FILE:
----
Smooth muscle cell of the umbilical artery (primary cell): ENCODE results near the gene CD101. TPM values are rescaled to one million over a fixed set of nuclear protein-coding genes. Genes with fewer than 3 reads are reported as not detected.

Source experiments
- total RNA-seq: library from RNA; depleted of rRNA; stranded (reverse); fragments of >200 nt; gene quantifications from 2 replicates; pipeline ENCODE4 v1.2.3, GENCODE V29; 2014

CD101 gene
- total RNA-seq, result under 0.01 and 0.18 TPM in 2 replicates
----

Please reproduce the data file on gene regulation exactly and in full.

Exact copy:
Smooth muscle cell of the umbilical artery (primary cell): ENCODE results near the gene CD101. TPM values are rescaled to one million over a fixed set of nuclear protein-coding genes. Genes with fewer than 3 reads are reported as not detected.

Source experiments
- total RNA-seq: library from RNA; depleted of rRNA; stranded (reverse); fragments of >200 nt; gene quantifications from 2 replicates; pipeline ENCODE4 v1.2.3, GENCODE V29; 2014

CD101 gene
- total RNA-seq, result under 0.01 and 0.18 TPM in 2 replicates